Last October when I started my residency in Taiwan, I really got a handle on making extremely thin porcelain pieces from my Bone Series. I also experimented with embedding them in resin. This process was visually successful but I still struggled with the learning curve of what this medium would and wouldn’t do. I shipped home these experiments from Taiwan and they’ve been sitting on my studio table for months staring at me. I reached out to resin artist Sasha Sykes in Ireland for some advice and was so grateful for her willingness to answer all my questions about resin. She gave the confidence to proceed, so I finally bit the bullet and ordered up some resin, casting materials and started making some porcelain parts to embed. The tedious layering process will begin soon.

Simultaneously, I’m also working on a commission of custom Umbel Series flowers for a clients backyard. These have been super fun to play with new forms and a different color palette than my norm. Hopefully they will be finished up soon and installed sometime in the near future.

While I keep myself distracted from the crazy status of the world with this menagerie of projects, I’m also mindful of how grateful I am for all that I have while some have lost so much this year. Thank you to the fire personnel who are out there battling these wildfires day after day. Stay safe.

sometimes a teacher, always a student

Whenever I take on a new challenge in clay, I’m always humbled by what I don’t know…

After a month long trip through Baja, we returned to California and to two large pieces from my Rock Candy Series that were anxiously awaiting me in the studio. They’d been drying on the shelf the whole time we were gone, so I knew I could get them into a bisque kiln right away- which I did. It was great to just jump right back into the making process without hesitation.

But then they came out of the bisque with the same hairline cracks on the seams that I’d been getting on some of the medium size pieces. I know that they will only get worse in the glaze firing, but I couldn’t help myself and decided to try it out anyways. So I glazed them up and reloaded the kiln with my fingers crossed that the kiln gods just might take pity on me.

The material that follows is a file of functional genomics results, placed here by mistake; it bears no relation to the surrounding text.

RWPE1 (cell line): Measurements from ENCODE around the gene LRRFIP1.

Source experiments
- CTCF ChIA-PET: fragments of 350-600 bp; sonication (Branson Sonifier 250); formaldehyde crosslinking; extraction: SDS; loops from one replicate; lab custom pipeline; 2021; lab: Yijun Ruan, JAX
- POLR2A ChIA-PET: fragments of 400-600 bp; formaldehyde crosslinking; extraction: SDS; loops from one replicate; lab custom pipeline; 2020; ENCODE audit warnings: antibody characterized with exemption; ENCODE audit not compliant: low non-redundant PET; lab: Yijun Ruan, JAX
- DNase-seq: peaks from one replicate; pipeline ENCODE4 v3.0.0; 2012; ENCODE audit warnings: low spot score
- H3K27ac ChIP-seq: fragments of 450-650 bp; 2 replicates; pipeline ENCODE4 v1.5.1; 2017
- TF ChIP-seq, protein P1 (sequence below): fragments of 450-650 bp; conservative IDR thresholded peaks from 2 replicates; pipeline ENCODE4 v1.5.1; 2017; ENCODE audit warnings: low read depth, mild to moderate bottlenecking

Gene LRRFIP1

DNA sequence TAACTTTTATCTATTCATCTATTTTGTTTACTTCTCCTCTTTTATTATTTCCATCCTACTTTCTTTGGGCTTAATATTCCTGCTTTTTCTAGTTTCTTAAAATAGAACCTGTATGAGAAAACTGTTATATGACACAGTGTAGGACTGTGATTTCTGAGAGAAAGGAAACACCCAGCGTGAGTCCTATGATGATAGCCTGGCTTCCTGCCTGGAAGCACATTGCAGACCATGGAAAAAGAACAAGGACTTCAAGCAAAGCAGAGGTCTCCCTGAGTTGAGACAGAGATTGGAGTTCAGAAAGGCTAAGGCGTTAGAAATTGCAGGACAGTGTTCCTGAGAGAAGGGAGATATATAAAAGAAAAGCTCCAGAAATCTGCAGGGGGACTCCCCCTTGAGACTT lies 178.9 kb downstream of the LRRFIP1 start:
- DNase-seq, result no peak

Well, the results were worse than I imagined or rather the worst I had ever seen come through my kiln. Ever. The pieces literally fell apart, collapsing, causing huge stress cracks and ultimately made me feel like a complete amateur in clay. How could these tiny hairline crack cause this much damage? And how is it possible that I’ve been working with clay nearly my whole life and I can’t get a few simple large shapes to survive?!?

Maybe I shouldn’t build big, maybe I don’t know what I’m doing, and maybe I’m not good at this. Doubt sneaks in easily in a clay studio where the ongoing mantra is always “this is ceramics, there are no guarantees”. Luckily, my pity party of self doubt didn’t last and the problem solver in me won the mental gameplay. I started looking for solutions.

I asked fellow artists and clay experts for help and now, with their help, I feel like I’ve got ideas of how to be successful at this new challenge. I’ve been a teacher of clay for over twenty years, but I will be a student of clay for a lifetime and I’m so lucky to have a community of experienced fellow clay peeps to keep learning from.

So stay tuned with your fingers crossed for me on this journey because now I’m determined to make these babies come to fruition!